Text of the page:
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Thread: Paint

  1. #1
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    Default Paint

    I want to paint my '93 Suburban K2500, which has been fully worked with a GM Performance 350 CID/340 H.P. crate motor (stock color code but with the highest quality paint I can afford, which is a large part of the problem) and completely new assessories, but the quotes I have received from high end body shops have ranged from $3,000 to $7,000. I respect craftmanship but $7,000 for a re-paint on a government suplus, fleet maintained vehicle with no rust that only needs it surface roughed for the paint seems exorbitant. I am in Delaware, which borders South Jersey, Philadelphia and environs; all of Delaware, and Maryland down to B'more. Anyone have any suggestions? (The shop I go to will also paint my numbers matching '79 Z-28 Camaro with a factory 4-speed. It needs much, much more work, though.)
    Last edited by Dennis Shipman; 10-31-2011 at 05:11 PM.

  2. #2
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    Default

    Welcome to the club!!!

    What type or brand of paint are you going for? PPG, House of Kolor or what?

    One suggestion I can make is this, go to your local paint store and see if they carry a brand of paint called shopline. It is PPG's low end paint, but it is excellent quality for a third of the cost. Example I bought a gallon of GM torch red paint for my firebird for $230, when the PPG version was over $1,500 for the same color! Just a thought.....

    BTW- Your estimate is pretty much standard going rate, I got an estimate for $8,000 to two tone my 2001 s10 with just plain black and red...

  3. #3
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    Thank you. I took that approach years ago, and had a guy shoot my Buick Opal GT with Dupont Black Imron. Suffice it to say, he did less than a stellar job. The paint was soft because he did not cover it with clear and, as such, scratched easily. Buying paint is easy. It is prepping, spraying, and ensuring the job is done right but for under $3,000 that is the problem...

  4. #4

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    Find an employee of the higher end body shop, buy a couple of pints and a few twelve packs and strike a cash deal with him/them to do all the prep work . then take it in to have someone shoot it and put in the oven.

  5. #5

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    Hi, Dennis:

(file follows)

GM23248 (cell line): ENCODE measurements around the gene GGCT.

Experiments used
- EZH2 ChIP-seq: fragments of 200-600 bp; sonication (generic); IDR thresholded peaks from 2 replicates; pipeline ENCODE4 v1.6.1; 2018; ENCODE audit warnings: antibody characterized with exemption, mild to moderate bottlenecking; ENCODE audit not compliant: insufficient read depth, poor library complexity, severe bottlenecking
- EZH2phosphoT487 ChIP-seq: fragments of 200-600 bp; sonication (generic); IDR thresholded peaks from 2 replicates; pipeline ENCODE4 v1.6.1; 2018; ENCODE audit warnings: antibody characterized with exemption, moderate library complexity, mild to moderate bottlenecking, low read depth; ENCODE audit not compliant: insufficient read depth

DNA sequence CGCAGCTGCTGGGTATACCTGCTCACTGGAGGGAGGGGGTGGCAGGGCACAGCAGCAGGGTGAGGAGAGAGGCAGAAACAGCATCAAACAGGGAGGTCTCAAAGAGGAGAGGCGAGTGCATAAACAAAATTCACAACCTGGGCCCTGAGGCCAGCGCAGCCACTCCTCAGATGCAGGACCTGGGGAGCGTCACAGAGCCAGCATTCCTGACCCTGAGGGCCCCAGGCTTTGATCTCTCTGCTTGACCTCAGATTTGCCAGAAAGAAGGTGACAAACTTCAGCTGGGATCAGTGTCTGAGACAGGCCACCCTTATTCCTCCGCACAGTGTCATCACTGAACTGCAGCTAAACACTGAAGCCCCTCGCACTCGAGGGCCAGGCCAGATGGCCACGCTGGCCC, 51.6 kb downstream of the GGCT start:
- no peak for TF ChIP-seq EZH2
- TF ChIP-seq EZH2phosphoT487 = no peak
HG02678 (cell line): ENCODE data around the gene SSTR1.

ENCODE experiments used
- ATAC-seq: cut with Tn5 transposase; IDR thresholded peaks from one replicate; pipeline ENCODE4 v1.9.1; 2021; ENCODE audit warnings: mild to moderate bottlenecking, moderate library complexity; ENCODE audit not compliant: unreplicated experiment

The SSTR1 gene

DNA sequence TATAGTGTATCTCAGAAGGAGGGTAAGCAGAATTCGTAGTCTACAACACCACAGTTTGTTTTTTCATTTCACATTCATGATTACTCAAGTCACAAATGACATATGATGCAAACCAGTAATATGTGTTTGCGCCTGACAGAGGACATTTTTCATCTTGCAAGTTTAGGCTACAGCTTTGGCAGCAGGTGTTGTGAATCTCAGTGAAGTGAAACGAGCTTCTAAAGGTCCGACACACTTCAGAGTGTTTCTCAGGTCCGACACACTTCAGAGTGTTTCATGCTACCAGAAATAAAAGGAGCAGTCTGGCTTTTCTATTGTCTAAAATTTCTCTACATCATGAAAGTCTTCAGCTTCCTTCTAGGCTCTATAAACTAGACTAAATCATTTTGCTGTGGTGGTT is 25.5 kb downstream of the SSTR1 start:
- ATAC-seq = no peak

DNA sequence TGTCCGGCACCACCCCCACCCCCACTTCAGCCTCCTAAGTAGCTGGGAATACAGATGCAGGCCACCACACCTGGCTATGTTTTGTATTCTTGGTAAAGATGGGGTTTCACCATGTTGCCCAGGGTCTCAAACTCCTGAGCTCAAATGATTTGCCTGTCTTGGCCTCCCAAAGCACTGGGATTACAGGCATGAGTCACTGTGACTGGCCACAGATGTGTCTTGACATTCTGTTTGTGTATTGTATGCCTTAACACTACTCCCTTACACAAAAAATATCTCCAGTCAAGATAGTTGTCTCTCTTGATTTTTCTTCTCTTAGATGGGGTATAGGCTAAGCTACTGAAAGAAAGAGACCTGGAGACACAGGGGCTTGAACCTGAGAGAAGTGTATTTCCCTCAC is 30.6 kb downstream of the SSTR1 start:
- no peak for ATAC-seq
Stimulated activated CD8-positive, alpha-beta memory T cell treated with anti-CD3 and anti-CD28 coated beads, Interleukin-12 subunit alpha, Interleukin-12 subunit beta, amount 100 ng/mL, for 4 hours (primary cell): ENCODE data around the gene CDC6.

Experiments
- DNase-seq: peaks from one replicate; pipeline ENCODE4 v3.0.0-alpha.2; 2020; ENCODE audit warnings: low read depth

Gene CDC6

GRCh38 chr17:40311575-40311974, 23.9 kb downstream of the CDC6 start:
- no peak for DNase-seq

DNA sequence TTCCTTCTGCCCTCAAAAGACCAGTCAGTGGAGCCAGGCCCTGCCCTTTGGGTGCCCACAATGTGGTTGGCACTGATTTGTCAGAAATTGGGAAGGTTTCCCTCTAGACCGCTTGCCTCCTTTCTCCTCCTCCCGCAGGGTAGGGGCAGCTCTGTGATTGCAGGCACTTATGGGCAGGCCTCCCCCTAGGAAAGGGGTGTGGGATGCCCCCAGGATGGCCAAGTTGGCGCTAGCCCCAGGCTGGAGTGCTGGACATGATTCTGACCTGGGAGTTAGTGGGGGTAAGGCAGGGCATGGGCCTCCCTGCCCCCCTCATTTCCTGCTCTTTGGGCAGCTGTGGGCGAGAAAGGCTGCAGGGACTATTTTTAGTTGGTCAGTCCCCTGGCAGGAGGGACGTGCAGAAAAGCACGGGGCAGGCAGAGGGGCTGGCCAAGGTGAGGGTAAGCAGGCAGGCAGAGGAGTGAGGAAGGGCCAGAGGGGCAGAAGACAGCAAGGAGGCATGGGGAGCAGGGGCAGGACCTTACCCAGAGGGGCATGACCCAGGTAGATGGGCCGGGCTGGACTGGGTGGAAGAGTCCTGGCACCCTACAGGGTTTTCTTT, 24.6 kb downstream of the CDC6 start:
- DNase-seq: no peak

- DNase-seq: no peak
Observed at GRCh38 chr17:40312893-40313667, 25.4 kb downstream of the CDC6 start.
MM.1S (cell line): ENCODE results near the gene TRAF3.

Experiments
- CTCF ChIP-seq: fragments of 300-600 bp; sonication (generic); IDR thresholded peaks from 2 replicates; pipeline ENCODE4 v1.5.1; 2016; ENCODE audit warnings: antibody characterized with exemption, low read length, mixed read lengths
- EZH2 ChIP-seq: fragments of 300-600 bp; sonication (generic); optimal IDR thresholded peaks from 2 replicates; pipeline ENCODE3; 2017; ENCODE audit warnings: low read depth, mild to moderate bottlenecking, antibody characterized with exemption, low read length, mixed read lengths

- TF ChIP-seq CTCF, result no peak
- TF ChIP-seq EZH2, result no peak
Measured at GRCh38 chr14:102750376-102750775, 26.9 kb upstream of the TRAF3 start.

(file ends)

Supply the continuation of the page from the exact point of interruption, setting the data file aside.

I live on the West Coast, so I can't make any suggestions as to where you can go over there. But having painted a few cars over the years, and just painted my truck (it was a full disassembly and take down to bare metal, for about $15,000.00 including all the OEM replacement parts), I can make one suggestion that more than one restorer has told me:

    Find a small town somewhere around you. Maybe within 1-3 hours drive time. Go talk to some of their customers if possible after you meet the owner. But these shops have more time to spend on individual cars to do what you need, and they should charge a little less per hour. I knew a guy who has since passed away who restored many very old and rare cars. He had them all painted by a small shop in a small town about two hours south of Seattle.
    1994 Chevy K2500 Silverado, 454 (modified), original owner.
    And other vehicles and toys.

    "...If you can meet with triumph and disaster
    And treat those two imposters just the same;
    ...you'll be a Man, my son!" Rudyard Kipling

  6. #6
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    I thought about this approach for virtually all of the reasons you mentioned. I need to do both vehicles. But since I drive the 'burb daily (although people think I'm crazy given gas prices), and the Camaro needs much more work, I need to get that running before even locating a small shop with a good paint booth, and good painter... 'cause I will need something to drive for at least a day or two while my 'burb is curing. Thanks.

  7. #7

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    One reason paint jobs cost so much is the E.P.A. and O.S.H.A. have helped the paint shops to the point that they need an arm and a leg to comply with the regulations. Expensive respirators, water based paints, inspected paint booths and filters have run many independent shops out of business. I have a mechanic friend that made his own temporary paint booth out of plastic drop cloth material and paints his own cars because of the cost of commercial shops. He is getting better at it. I personally painted my '85 Chev 1500 with rattle cans, it looks darn good ( from a distance) and I can touch it up my own damn self. Unless you use 2 part self hardening paint, there's nothing better than a heat oven.

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